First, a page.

Concept release

“In view of the important and evolving nature of equity compensation practices, we are presenting a second release in this area,” Hinman said. That second release recommended by the SEC staff was a “concept release,” soliciting comment on ways to modernize Rule 701 and Form S-8 in response to the marked evolution in both the types of compensation practices issuers make and the composition of the workforce, since the Commission last substantively amended Rule 701 and Form S-8 in 1999.

“We must do all we can to ensure our regulatory framework reflects changes in our marketplace, including our labor markets,” said SEC Chairman Jay Clayton.  

During the open meeting, Stein said the main question the SEC seeks comments on is “whether companies should be allowed to issue stock compensation to even more people without having to register the offering with the Commission.” Among other issues, the concept release seeks feedback on whether the rule’s definition of employee should be broadened considering the so-called “gig economy.”

“For example, some companies now enter into contractual arrangements with people that may be short-term, part-time, or freelance in nature,” Stein noted. “Other companies allow individuals to use their Internet platforms. These individuals may provide services or products to end users—such as ride-sharing, food delivery, or even hand-made crafts—but they do not necessarily enter into traditional employer-employee relationships.” As a result, companies may not be able to pay them in stock using the current exemption under Rule 701, which requires that the individual be an employee.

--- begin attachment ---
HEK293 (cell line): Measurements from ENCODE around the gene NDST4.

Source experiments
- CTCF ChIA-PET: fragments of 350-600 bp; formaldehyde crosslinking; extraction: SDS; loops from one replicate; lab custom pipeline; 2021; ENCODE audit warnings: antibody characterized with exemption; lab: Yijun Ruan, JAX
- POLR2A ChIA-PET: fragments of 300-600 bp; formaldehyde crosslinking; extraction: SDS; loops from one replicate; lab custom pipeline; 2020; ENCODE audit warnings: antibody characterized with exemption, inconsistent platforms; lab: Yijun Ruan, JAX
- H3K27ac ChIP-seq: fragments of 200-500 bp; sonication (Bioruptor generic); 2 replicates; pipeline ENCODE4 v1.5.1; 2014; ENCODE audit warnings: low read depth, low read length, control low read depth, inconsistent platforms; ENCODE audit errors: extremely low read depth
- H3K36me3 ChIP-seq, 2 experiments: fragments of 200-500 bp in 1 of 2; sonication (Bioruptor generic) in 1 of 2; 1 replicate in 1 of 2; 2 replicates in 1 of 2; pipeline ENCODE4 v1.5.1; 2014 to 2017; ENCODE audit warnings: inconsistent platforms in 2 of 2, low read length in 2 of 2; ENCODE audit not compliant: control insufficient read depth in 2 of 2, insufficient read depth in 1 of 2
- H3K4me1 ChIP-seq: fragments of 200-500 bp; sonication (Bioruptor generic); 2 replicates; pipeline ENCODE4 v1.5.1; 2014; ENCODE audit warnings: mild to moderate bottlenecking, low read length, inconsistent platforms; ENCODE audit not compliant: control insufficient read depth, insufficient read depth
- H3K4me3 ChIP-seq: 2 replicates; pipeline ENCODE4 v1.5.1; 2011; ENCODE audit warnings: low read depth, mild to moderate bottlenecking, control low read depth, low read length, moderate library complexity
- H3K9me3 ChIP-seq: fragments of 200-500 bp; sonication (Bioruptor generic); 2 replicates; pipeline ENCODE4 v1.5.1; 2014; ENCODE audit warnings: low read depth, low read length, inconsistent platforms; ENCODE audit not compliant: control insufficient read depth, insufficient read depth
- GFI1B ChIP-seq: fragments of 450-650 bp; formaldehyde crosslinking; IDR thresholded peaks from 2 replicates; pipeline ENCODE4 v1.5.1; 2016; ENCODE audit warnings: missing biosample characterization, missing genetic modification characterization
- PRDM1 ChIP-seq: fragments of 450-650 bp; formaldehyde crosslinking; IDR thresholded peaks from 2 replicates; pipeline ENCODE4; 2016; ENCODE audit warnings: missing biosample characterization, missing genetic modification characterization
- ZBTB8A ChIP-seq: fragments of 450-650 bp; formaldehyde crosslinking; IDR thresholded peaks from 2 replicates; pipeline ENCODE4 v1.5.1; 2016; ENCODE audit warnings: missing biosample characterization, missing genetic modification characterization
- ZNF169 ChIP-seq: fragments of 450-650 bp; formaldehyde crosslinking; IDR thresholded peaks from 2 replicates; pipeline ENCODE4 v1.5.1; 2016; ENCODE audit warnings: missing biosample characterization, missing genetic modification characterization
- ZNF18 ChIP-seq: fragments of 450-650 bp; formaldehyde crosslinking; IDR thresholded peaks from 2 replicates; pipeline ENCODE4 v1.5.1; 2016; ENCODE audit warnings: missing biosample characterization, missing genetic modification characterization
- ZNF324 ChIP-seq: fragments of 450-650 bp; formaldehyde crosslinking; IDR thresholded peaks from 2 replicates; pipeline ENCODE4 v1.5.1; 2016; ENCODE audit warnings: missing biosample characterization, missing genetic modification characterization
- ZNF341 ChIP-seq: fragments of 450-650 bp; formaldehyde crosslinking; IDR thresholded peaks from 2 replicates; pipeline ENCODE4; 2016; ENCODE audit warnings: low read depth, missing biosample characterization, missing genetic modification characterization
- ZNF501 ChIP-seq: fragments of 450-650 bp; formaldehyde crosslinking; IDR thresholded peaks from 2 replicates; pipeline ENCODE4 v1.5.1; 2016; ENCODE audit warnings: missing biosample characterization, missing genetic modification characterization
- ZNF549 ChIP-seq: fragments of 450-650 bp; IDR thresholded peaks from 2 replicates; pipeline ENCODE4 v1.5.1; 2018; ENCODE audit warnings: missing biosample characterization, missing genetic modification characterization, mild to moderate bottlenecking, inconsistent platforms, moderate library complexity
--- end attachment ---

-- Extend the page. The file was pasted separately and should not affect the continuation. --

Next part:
“We have all heard how stock compensation can help align employee incentives with company success, or help a company recruit and retain talent, but we also have heard how stock compensation ultimately may not provide the right incentives, or may not help a company or its employees in the long run,” Stein said. “A corollary to the question presented, then, is whether more companies should be able to use these tools.”

She presented a list of questions to consider:

Would allowing companies to issue stock to workers with whom they have short-term contractual arrangements be consistent with the rule’s underlying goals? 

What parameters should be set around the relationship between a company and its workers? Would broadening the existing parameters result in companies hiring more independent contractors, instead of full-time employees?

Does the existing rule already cover such relationships?

How often do companies that have these sorts of arrangements want, or need, to issue securities to these types of workers, in the first instance?

Concerning Form S-8, the release seeks comment on a host of issues, particularly whether there are ways to further reduce the costs associated with filing the form. Stein said she is particularly interested in hearing from commenters on what exactly the costs relate to, and what they are in real numbers: “Do they relate to the registration fee, the cost of obtaining an auditor’s consent, or other matters?”

“Form S-8 provides clear benefits to companies and their employees alike. It allows companies a simpler way to register offerings of stock that are made just to their employees,” Stein added. “This, in turn, allows their employees to freely trade this stock, which may provide the company with increased liquidity. In this regard, we should remember that Form S-8 already attempts to reduce costs for those who provide stock compensation to their employees.”

The public comment period will remain open for 60 days following publication of the concept release in the Federal Register.